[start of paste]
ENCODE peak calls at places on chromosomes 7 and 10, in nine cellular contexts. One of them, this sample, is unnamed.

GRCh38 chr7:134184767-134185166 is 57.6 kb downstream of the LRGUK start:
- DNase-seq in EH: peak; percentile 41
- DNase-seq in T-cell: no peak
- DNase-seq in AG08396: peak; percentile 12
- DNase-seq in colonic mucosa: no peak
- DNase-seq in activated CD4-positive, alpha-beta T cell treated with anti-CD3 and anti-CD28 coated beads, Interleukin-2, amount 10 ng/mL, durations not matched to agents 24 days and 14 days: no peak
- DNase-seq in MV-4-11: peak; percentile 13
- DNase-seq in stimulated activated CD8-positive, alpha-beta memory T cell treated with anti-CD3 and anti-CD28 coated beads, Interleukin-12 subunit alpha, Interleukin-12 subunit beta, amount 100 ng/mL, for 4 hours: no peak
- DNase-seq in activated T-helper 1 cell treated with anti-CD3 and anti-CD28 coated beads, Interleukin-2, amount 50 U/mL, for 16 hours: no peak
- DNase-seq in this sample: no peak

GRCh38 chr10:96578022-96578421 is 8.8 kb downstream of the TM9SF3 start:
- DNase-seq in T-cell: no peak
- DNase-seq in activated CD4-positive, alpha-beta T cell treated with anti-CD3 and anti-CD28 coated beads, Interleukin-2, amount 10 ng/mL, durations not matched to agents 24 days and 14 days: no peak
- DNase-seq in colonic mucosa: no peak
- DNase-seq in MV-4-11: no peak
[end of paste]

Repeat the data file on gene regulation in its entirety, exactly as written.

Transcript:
ENCODE peak calls at places on chromosomes 7 and 10, in nine cellular contexts. One of them, this sample, is unnamed.

GRCh38 chr7:134184767-134185166 is 57.6 kb downstream of the LRGUK start:
- DNase-seq in EH: peak; percentile 41
- DNase-seq in T-cell: no peak
- DNase-seq in AG08396: peak; percentile 12
- DNase-seq in colonic mucosa: no peak
- DNase-seq in activated CD4-positive, alpha-beta T cell treated with anti-CD3 and anti-CD28 coated beads, Interleukin-2, amount 10 ng/mL, durations not matched to agents 24 days and 14 days: no peak
- DNase-seq in MV-4-11: peak; percentile 13
- DNase-seq in stimulated activated CD8-positive, alpha-beta memory T cell treated with anti-CD3 and anti-CD28 coated beads, Interleukin-12 subunit alpha, Interleukin-12 subunit beta, amount 100 ng/mL, for 4 hours: no peak
- DNase-seq in activated T-helper 1 cell treated with anti-CD3 and anti-CD28 coated beads, Interleukin-2, amount 50 U/mL, for 16 hours: no peak
- DNase-seq in this sample: no peak

GRCh38 chr10:96578022-96578421 is 8.8 kb downstream of the TM9SF3 start:
- DNase-seq in T-cell: no peak
- DNase-seq in activated CD4-positive, alpha-beta T cell treated with anti-CD3 and anti-CD28 coated beads, Interleukin-2, amount 10 ng/mL, durations not matched to agents 24 days and 14 days: no peak
- DNase-seq in colonic mucosa: no peak
- DNase-seq in MV-4-11: no peak